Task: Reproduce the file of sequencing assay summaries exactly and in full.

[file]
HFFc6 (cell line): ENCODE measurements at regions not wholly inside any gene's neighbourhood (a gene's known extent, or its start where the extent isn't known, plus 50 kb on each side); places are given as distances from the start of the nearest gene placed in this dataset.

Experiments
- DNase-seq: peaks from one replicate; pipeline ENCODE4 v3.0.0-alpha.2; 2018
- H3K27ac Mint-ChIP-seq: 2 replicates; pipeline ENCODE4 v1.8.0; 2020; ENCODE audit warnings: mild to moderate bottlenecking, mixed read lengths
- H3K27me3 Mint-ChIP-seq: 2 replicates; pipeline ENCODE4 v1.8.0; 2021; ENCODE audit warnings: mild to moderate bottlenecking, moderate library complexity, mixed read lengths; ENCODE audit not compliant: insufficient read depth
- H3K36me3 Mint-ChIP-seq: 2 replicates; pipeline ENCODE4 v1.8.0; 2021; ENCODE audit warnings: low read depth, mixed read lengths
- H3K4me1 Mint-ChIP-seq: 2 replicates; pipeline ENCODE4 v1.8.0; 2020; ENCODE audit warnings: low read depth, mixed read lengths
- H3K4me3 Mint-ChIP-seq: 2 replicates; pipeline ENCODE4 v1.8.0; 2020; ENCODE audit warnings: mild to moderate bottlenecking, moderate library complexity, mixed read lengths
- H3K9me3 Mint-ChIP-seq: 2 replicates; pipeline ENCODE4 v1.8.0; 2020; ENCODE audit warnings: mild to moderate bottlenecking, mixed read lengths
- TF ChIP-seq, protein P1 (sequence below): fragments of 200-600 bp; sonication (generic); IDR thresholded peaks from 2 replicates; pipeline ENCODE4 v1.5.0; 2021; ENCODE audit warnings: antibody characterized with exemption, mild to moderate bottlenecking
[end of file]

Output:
HFFc6 (cell line): ENCODE measurements at regions not wholly inside any gene's neighbourhood (a gene's known extent, or its start where the extent isn't known, plus 50 kb on each side); places are given as distances from the start of the nearest gene placed in this dataset.

Experiments
- DNase-seq: peaks from one replicate; pipeline ENCODE4 v3.0.0-alpha.2; 2018
- H3K27ac Mint-ChIP-seq: 2 replicates; pipeline ENCODE4 v1.8.0; 2020; ENCODE audit warnings: mild to moderate bottlenecking, mixed read lengths
- H3K27me3 Mint-ChIP-seq: 2 replicates; pipeline ENCODE4 v1.8.0; 2021; ENCODE audit warnings: mild to moderate bottlenecking, moderate library complexity, mixed read lengths; ENCODE audit not compliant: insufficient read depth
- H3K36me3 Mint-ChIP-seq: 2 replicates; pipeline ENCODE4 v1.8.0; 2021; ENCODE audit warnings: low read depth, mixed read lengths
- H3K4me1 Mint-ChIP-seq: 2 replicates; pipeline ENCODE4 v1.8.0; 2020; ENCODE audit warnings: low read depth, mixed read lengths
- H3K4me3 Mint-ChIP-seq: 2 replicates; pipeline ENCODE4 v1.8.0; 2020; ENCODE audit warnings: mild to moderate bottlenecking, moderate library complexity, mixed read lengths
- H3K9me3 Mint-ChIP-seq: 2 replicates; pipeline ENCODE4 v1.8.0; 2020; ENCODE audit warnings: mild to moderate bottlenecking, mixed read lengths
- TF ChIP-seq, protein P1 (sequence below): fragments of 200-600 bp; sonication (generic); IDR thresholded peaks from 2 replicates; pipeline ENCODE4 v1.5.0; 2021; ENCODE audit warnings: antibody characterized with exemption, mild to moderate bottlenecking